A planning inspector heard two wind farm projects would have a “serious detrimental impact” on the nearby community.
Protest groups’ counsel David Hart QC told inspector Robert Mellor that energy companies E.On and Renewable Energies had underestimated the impact the turbines would have on wildlife and residents.
Mr Mellor heard closing statements from both firms, West Norfolk Council and protest groups, Creake Action for Protecting the Environment (CAPE) and Against Turbines at Chiplow (ATAC).
The inspector will announce in April whether he will overturn the council’s decision to refuse planning permission for RES to build six turbines on land off Jack’s Lane, Barwick, near Stanhoe, and for E.On to put up five turbines on a site at Chiplow, near Syderstone.
Mr Hart, with fellow barrister Asitha Ranatunga, said in his closing statement: “The appellants have underestimated the cultural heritage impacts, ornithological impacts, and residential amenity impacts (noise of the proposals) and overstated the renewable energy case for approval.”
Both barristers outlined how the proposals would affect the Iron Age Bloodgate Hill Fort, along with wild life such as stone curlews and pink-footed geese.
Mr Ranatunga said: “The overall message you have heard from local residents is that the countryside here is unspoilt, tranquil and has been relatively undisturbed for hundreds of years. That is its value and it is enjoyed by the vast majority for those reasons. The effect of introducing large scale commercial wind turbines into this area will change its nature and be harmful to that valued countryside.”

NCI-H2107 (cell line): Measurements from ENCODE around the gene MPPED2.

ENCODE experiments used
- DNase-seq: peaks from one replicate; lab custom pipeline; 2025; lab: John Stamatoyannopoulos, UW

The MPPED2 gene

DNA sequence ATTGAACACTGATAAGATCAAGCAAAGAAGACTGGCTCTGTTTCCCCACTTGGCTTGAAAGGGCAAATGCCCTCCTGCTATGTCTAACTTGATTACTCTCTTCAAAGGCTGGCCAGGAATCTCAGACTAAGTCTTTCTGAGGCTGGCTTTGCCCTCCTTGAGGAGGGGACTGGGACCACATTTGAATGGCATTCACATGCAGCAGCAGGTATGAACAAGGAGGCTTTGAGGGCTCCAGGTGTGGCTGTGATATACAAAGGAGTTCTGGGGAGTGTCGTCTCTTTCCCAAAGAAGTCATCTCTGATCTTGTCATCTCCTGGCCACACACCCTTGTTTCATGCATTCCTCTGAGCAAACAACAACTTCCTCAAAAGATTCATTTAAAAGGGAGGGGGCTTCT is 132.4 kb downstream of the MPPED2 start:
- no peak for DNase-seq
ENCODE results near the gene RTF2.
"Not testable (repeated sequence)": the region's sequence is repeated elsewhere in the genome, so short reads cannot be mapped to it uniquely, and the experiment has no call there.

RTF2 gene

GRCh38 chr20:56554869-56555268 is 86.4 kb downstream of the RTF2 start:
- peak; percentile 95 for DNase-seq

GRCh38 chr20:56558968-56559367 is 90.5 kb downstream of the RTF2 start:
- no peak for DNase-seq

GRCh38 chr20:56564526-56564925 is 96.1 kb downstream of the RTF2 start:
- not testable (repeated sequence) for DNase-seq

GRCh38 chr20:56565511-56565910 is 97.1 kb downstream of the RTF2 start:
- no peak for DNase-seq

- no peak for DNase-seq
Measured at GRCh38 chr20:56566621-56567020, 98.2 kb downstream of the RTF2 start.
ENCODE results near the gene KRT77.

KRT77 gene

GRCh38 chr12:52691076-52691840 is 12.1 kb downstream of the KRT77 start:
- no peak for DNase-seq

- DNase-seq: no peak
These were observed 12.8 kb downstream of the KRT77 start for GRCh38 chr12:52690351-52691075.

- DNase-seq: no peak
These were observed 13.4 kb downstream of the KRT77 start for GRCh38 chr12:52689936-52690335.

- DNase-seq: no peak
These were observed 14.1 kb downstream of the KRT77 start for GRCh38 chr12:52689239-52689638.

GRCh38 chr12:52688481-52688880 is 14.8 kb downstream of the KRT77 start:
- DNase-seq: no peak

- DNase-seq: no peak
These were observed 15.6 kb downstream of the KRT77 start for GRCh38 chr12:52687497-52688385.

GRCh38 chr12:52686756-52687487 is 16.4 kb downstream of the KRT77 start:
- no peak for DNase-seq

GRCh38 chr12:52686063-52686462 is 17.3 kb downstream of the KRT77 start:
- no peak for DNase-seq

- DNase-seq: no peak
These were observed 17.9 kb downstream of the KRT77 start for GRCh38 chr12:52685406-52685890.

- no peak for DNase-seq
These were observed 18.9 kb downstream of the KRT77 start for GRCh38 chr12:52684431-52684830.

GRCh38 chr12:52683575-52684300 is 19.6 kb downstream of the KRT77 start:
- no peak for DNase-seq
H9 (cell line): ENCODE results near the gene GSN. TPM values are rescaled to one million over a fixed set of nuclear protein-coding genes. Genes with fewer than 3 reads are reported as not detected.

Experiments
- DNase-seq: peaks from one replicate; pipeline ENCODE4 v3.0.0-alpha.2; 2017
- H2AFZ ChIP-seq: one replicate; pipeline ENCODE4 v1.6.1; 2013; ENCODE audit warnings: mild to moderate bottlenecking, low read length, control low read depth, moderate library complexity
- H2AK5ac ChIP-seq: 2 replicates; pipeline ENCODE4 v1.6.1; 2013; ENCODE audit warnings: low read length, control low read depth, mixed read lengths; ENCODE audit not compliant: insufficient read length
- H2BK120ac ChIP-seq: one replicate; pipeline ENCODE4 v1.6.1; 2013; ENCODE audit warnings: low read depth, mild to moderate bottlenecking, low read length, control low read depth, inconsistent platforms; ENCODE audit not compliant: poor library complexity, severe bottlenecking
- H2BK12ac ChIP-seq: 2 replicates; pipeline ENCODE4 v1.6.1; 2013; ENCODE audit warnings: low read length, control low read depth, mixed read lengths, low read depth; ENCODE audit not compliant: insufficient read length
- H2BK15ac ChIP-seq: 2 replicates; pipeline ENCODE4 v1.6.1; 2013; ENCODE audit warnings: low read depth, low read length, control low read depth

Alexander Booth, acting on behalf of the council, told the hearing that councillors were “wholly justified” in rejecting the proposal on landscape grounds as the harm would be “acute, substantial and unacceptable”.
Mr Booth spoke of the impact of siting wind farms on “two of the four points of the compass” around Syderstone.
He said: “The reality for persons resident in or visiting that settlement is that they would be confronted with the domineering presence of wind farms wherever they left it heading in a north or westerly direction, or when returning to it heading south or east.”
Jeremy Pike, for E.On, said the Chiplow development would have little effect on the historic environment and there was no ornithological case to answer.
Mr Pike said the East of England is “manifestly not delivering renewable energy”.
He said: “Future power generation must come from somewhere, and that somewhere is onshore wind in very large measure. No-one is entitled to say that they should not see wind turbines; no-one is entitled to say that they should not have to see wind turbines in the same view as listed buildings or other protected assets.
“If a wind farm is not acceptable at Chiplow, then no wind farm can be considered acceptable anywhere in lowland England. It really is, with respect, as simple as that.”
Marcus Trinick QC, for RES, discussed safety, noise, landscape and wildlife in his submission.
He also highlighted the importance of meeting renewable targets. He said: “If for example you determined that there would be a serious impact on residential amenity then I would find it hard to argue persuasively that planning permission should be granted. But that is not the case here.”